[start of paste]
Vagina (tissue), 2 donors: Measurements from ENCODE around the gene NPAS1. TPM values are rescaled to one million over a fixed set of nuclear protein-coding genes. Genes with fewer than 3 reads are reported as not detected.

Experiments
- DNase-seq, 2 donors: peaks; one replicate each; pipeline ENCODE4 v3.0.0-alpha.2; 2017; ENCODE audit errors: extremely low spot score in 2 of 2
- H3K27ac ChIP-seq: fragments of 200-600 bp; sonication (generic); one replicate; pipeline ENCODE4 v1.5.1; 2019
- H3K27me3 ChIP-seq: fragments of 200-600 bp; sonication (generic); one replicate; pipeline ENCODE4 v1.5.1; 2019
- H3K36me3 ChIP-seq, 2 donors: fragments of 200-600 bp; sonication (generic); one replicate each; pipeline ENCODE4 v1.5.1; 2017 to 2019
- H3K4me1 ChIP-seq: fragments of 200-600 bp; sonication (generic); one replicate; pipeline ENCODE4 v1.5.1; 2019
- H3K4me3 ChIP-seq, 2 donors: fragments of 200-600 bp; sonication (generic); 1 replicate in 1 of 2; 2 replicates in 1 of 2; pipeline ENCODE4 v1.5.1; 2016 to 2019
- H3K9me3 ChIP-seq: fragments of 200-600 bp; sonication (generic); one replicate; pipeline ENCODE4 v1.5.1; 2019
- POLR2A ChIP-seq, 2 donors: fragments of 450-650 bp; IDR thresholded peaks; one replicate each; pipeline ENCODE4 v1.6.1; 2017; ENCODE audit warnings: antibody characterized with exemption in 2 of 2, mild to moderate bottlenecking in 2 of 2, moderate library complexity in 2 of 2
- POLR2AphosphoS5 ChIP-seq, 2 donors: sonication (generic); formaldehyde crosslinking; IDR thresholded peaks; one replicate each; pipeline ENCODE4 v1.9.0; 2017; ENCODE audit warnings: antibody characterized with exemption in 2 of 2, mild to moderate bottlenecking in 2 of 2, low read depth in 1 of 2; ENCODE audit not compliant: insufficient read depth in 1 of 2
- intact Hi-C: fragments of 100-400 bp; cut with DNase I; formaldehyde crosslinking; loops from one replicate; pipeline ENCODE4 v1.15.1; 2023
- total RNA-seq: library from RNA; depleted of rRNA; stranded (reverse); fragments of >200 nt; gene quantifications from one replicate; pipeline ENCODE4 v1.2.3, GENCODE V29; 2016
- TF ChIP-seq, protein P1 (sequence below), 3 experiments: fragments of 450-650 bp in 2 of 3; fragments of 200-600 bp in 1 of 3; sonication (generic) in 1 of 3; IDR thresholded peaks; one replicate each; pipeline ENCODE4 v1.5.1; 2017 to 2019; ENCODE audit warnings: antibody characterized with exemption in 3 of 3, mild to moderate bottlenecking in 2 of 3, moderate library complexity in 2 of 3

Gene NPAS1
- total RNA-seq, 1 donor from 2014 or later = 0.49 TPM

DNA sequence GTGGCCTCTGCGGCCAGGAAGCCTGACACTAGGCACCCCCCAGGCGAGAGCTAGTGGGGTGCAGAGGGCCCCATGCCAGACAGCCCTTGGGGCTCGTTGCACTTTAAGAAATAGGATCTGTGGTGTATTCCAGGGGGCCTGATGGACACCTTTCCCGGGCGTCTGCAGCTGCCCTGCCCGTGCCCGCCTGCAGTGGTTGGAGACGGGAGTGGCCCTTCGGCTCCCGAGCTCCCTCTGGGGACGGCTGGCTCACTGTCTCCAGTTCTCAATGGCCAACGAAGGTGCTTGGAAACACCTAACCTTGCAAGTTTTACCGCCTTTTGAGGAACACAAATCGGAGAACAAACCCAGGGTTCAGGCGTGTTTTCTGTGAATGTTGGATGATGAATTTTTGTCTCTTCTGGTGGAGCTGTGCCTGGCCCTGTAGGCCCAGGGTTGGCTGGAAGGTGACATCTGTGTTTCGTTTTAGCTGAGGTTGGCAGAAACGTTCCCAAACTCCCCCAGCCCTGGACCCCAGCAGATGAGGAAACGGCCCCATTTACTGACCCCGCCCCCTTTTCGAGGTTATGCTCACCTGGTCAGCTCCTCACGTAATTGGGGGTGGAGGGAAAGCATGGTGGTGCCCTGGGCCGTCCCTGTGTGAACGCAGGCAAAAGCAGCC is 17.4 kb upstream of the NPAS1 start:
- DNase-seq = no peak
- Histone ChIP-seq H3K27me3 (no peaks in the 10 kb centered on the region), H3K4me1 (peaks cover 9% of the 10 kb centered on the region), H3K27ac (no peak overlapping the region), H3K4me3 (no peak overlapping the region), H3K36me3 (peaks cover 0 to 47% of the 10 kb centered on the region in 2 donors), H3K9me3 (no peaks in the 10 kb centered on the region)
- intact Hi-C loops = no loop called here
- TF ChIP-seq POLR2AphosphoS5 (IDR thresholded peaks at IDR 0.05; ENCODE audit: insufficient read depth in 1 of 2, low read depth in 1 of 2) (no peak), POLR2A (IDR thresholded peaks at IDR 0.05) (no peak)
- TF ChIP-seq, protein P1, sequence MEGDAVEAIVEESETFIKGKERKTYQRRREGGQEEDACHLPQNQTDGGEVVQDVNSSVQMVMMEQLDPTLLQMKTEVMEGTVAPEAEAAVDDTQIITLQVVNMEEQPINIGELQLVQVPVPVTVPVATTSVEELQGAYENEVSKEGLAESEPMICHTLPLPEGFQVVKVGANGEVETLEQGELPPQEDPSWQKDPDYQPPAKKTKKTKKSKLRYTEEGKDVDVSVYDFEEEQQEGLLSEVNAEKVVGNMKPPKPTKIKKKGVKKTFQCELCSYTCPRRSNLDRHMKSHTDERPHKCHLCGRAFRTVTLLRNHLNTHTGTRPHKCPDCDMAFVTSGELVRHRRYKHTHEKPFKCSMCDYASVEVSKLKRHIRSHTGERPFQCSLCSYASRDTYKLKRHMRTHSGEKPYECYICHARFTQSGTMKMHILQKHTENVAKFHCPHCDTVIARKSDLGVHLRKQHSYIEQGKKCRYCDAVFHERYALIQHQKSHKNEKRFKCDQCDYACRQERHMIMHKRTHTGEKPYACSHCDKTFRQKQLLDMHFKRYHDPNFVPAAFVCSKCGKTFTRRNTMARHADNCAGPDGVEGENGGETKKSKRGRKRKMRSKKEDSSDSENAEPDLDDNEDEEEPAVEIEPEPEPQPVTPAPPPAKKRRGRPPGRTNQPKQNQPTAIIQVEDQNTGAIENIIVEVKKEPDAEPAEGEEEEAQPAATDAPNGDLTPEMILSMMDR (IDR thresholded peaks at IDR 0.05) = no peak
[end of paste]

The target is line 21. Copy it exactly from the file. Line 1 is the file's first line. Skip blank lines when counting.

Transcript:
- TF ChIP-seq POLR2AphosphoS5 (IDR thresholded peaks at IDR 0.05; ENCODE audit: insufficient read depth in 1 of 2, low read depth in 1 of 2) (no peak), POLR2A (IDR thresholded peaks at IDR 0.05) (no peak)